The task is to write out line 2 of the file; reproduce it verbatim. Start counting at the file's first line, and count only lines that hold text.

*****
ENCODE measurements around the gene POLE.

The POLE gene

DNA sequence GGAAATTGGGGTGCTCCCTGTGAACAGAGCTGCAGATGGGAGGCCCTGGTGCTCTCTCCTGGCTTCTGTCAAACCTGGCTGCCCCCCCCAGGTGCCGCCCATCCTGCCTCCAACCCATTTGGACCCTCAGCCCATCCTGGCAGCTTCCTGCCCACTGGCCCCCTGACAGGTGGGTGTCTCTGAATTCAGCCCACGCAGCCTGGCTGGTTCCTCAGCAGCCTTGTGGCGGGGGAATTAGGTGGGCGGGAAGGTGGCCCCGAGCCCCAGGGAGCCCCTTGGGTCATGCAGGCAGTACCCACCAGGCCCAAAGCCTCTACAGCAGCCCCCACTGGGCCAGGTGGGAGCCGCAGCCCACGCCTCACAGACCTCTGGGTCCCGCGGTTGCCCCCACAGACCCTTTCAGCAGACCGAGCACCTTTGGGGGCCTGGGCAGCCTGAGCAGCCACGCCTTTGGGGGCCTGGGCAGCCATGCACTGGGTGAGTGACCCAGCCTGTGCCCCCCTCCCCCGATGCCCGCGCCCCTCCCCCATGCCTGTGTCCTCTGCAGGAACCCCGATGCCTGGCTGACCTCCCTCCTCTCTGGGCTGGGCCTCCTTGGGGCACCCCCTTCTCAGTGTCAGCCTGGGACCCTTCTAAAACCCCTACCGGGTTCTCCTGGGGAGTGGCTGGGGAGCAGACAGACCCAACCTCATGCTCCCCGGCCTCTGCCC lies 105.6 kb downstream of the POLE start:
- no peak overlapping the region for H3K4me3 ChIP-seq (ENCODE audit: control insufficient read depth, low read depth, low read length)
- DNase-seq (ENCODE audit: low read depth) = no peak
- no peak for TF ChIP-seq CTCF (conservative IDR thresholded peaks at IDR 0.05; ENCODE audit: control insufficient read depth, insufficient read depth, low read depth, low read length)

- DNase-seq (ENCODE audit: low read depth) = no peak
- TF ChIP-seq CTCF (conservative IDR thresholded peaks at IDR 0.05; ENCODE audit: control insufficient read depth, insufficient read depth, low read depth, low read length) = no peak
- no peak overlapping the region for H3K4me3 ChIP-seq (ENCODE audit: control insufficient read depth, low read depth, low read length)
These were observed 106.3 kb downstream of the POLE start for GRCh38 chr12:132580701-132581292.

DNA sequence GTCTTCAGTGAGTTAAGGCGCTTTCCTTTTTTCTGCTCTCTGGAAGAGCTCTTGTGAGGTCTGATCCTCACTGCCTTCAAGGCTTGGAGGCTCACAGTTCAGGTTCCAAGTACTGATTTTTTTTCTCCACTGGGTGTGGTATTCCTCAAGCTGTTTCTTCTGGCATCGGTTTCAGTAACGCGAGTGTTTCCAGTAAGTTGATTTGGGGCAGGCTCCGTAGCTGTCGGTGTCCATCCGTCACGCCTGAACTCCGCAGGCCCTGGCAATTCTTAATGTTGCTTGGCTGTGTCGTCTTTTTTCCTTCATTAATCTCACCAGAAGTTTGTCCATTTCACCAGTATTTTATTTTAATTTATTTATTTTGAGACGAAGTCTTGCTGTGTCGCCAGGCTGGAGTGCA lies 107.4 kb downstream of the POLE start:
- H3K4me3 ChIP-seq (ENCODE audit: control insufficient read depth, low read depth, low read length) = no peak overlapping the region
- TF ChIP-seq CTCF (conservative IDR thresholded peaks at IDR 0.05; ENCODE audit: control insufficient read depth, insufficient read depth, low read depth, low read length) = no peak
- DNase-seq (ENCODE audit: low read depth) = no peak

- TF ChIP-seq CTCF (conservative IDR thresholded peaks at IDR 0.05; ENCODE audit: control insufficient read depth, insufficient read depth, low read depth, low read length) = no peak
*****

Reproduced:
The POLE gene